Canadian resellers reacted with cautious optimism Tuesday to Hewlett-Packard Co.’s proposed purchase of Compaq Computer Corp., expressing hope the combined entity would maintain devotion to the channel as it delivers to resellers the efficiencies that come with consolidation.

“Compaq has historically had a much stronger reseller relationship,” said Harry Zarek, president of Richmond Hill, Ont.-based Compugen Systems Ltd. “My perception is they have more feet in the street walking the channel. Given that HP was fairly thin and Compaq had better coverage, they’d have to go for one model over the other.”

Under terms of an agreement, announced late Monday and still subject to regulatory approval, HP will purchase Compaq in a US$25 billion stock swap.

“Part of this amalgamation is streamlining services and trying to help their bottom line,” said Paul Furtado, vice president of corporate affairs for Audcomp Computer Systemsof Hamilton, Ont. “If that means moving away from the reseller channel, that’s a business decision.”

But Furtado suggested vendor loyalty would be important to the combined entity as a way to distinguish itself from direct-to-consumer behemoth Dell Computer Corp.

“I definitely think there’s some strong relationships with the channel that they want to maintain,” he said.

Harold Korsunsky, president of Winnipeg-based Kortex Computer Centre Ltd., agreed.

“We’ve seen the vendors attempt a variety of direct programs and they’ve yet to be successful with them,” he said.

Greg Myers, VP of marketing for Tech Data Canada said there was no cause for concern among resellers. Combining the two companies would present only opportunities for channel partners, he said.

“I think Compaq has been largely responsible for channel development in North America,” he said. “(And) I don’t think you have too many vendors that have a higher percentage of sales through the channel (than HP).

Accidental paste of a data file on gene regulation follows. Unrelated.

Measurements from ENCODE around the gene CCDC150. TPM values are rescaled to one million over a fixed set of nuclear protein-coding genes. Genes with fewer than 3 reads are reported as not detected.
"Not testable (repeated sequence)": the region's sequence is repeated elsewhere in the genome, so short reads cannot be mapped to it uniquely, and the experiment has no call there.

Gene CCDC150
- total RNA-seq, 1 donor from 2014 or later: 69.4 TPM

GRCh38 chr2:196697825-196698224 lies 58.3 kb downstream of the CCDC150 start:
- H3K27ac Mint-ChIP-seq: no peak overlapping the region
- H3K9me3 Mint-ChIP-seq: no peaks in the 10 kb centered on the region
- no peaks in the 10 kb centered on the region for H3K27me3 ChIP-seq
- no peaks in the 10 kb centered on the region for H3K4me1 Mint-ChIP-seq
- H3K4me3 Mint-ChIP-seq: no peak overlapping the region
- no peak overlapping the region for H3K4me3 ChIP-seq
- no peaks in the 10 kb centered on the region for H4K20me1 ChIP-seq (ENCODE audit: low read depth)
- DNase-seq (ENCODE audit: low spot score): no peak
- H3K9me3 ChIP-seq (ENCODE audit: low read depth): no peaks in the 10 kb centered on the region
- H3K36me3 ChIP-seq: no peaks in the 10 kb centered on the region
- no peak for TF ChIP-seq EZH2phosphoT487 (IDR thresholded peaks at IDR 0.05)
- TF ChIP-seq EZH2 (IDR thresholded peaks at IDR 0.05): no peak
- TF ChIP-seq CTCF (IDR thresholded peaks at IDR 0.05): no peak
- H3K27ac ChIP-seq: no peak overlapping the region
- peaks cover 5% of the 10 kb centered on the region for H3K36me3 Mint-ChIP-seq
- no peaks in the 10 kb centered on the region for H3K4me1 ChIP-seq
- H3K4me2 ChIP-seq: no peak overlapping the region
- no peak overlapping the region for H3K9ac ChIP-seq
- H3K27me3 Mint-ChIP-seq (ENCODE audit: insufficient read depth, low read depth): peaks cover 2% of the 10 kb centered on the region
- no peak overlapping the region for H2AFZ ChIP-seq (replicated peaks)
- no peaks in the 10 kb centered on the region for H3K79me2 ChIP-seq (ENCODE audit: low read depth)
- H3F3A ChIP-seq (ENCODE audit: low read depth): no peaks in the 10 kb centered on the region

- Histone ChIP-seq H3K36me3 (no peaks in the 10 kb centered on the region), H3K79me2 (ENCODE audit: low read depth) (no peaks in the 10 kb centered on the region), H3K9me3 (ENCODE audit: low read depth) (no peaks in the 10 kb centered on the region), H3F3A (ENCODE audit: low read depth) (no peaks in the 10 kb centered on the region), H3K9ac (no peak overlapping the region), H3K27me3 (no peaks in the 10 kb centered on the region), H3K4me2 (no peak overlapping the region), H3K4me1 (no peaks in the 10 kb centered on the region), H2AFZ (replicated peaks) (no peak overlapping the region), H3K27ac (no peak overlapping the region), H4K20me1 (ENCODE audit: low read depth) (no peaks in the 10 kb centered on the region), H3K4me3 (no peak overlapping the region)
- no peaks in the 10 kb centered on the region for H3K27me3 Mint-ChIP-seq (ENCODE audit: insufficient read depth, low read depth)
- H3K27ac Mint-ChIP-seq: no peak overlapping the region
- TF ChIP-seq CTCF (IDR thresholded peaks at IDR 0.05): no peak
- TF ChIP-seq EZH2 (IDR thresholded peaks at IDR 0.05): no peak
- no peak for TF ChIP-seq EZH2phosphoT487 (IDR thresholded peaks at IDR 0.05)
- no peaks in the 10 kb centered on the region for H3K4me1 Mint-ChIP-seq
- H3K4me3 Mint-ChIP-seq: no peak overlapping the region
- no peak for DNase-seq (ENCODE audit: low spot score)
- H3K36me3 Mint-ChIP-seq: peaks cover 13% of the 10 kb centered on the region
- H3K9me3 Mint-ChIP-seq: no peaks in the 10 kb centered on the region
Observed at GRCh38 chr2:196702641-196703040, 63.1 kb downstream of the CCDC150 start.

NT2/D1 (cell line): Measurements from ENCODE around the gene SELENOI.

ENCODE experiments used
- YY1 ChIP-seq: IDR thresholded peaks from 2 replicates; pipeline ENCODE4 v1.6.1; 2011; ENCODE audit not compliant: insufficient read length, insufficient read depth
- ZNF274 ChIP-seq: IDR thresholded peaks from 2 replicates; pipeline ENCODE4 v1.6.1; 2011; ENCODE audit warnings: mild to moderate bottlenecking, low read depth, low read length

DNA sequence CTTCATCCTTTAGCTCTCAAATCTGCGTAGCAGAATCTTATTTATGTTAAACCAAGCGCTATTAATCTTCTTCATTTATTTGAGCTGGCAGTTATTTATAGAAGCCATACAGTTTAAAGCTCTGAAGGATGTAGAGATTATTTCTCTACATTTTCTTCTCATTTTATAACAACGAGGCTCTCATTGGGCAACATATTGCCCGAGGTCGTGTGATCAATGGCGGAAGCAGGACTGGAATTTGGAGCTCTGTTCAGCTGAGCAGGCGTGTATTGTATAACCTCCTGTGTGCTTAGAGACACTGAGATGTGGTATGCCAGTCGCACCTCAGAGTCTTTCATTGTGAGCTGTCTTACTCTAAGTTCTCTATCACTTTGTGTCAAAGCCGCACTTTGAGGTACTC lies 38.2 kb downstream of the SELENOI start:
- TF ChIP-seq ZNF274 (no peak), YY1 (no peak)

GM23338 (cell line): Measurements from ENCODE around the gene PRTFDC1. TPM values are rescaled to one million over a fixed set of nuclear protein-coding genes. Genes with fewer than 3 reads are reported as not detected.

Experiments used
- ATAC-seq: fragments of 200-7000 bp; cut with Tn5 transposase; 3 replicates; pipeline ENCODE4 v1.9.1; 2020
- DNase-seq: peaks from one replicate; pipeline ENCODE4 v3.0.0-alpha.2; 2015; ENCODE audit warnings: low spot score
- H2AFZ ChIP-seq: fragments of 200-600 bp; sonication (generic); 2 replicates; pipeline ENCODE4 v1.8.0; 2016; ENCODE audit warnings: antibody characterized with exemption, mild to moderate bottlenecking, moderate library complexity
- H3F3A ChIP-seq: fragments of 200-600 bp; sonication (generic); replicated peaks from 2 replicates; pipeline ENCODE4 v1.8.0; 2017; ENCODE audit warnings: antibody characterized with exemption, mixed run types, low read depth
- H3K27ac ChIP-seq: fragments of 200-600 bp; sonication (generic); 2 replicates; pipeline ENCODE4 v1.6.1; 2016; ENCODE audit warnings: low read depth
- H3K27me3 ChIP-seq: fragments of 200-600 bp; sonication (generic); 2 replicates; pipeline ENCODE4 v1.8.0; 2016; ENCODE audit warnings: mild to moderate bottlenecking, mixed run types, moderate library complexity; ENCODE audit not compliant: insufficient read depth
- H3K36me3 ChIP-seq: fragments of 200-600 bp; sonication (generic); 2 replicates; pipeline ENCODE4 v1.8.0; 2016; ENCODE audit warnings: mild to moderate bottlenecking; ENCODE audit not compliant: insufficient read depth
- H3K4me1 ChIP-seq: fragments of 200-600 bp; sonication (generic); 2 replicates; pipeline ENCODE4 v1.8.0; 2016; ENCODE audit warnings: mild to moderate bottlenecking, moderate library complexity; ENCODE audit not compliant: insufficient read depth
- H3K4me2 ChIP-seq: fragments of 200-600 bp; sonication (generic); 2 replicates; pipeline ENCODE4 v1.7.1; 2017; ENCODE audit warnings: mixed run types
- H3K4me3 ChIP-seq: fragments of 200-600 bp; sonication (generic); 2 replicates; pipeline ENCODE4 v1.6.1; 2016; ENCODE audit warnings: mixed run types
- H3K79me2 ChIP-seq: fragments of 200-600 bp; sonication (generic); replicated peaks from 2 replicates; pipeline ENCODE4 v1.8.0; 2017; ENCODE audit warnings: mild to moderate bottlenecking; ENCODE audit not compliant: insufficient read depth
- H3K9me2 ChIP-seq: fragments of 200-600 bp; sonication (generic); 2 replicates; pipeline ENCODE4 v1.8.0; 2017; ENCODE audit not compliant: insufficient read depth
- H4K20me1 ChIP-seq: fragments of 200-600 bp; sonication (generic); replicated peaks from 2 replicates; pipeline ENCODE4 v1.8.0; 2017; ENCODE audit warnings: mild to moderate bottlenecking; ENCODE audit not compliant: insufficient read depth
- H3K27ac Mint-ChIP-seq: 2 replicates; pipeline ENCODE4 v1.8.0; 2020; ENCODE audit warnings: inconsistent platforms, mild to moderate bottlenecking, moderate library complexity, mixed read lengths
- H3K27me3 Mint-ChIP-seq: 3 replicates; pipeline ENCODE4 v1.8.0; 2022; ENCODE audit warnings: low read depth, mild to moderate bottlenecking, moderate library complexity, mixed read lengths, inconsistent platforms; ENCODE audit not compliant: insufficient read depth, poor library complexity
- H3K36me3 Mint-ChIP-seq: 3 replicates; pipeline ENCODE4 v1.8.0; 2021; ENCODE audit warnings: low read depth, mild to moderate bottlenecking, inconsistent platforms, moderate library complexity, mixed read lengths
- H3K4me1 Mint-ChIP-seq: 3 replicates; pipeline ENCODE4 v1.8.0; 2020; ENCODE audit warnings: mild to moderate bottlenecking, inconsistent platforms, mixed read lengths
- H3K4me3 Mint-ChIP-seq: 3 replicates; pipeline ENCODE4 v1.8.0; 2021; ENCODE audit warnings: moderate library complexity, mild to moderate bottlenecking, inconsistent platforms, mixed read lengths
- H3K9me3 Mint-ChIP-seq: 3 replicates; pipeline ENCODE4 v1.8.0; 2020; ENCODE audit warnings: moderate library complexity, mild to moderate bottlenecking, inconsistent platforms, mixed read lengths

“I see this as an opportunity for the new company to dominate the channel.”

For their part, both Compaq and HP noted the importance of channel partners in a potential-combined strategy during conference calls Tuesday.

“Clearly this combination strengthens our ability to effectively leverage our channels,” said HPchairwoman Carly Fiorina. “We’re talking about our direct distribution model for PCs; we’re also talking about our extensive network of channel partners. One of the key drivers of value here is our ability to aggressively use those channels.”

Added Compaq CEO Michael Capellas: “On the commercial side there is no question that we will continue to drive with a strong balance on both direct distribution as well as using our distribution partners. We use the same distribution partner in many cases.”

Resellers echoed Capellas’ expectations of increased efficiencies from combining the two companies. Korsunsky said Kortex was actually looking at reducing the number of vendors it deals with before Tuesday’s announcement. He said keeping his staff up to date on such a large number of products is very time-consuming, and less vendors means more devotion to each one.

“I always believed there was over-distribution and this brings two down to one,” he said. “It will make our lives a little bit simpler and bring some efficiency to the marketplace.”

“Hopefully it will streamline things,” said Audcomp’s Furtado. “There’s no need to carry four different types of DLT drives.”

Furtado and Compugen’s Zarek cautioned short-term hiccups might precede longer-term efficiencies in the actual combining of the two operations.

Either way, resellers agreed consolidation is something they are going to have to get used to. Zarek foresees the industry being whittled down to just three players, IBM, Dell and a Compaq/HP entity. Kortex’s Korsunsky said the smaller PC players face a tough future.

“We’re going to see continuing consolidation in the marketplace,” he said. “(Clones) are not going to survive. I’d be shaking in my boots if I were a clone builder right now.”

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